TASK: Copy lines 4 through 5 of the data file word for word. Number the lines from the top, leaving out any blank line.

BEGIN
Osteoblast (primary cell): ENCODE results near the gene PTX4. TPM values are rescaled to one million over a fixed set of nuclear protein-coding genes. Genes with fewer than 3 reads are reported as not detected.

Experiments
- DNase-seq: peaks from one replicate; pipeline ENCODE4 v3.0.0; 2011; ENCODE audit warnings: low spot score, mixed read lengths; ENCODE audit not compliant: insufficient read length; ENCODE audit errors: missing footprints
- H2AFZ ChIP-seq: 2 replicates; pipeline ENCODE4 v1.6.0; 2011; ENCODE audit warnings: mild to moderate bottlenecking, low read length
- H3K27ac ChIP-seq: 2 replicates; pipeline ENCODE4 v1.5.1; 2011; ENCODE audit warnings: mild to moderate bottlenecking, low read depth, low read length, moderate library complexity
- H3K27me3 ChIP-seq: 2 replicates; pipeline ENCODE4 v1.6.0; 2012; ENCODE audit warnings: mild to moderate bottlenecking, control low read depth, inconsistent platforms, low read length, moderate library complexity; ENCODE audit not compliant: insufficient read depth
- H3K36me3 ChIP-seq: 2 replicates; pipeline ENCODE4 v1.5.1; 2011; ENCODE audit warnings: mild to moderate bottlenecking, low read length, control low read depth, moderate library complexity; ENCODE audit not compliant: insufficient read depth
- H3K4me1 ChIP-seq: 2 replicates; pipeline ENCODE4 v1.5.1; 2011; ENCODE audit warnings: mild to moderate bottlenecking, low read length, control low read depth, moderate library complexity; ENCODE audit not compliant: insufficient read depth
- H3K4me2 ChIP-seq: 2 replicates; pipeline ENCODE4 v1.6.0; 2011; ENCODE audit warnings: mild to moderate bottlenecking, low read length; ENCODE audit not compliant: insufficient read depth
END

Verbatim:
- H2AFZ ChIP-seq: 2 replicates; pipeline ENCODE4 v1.6.0; 2011; ENCODE audit warnings: mild to moderate bottlenecking, low read length
- H3K27ac ChIP-seq: 2 replicates; pipeline ENCODE4 v1.5.1; 2011; ENCODE audit warnings: mild to moderate bottlenecking, low read depth, low read length, moderate library complexity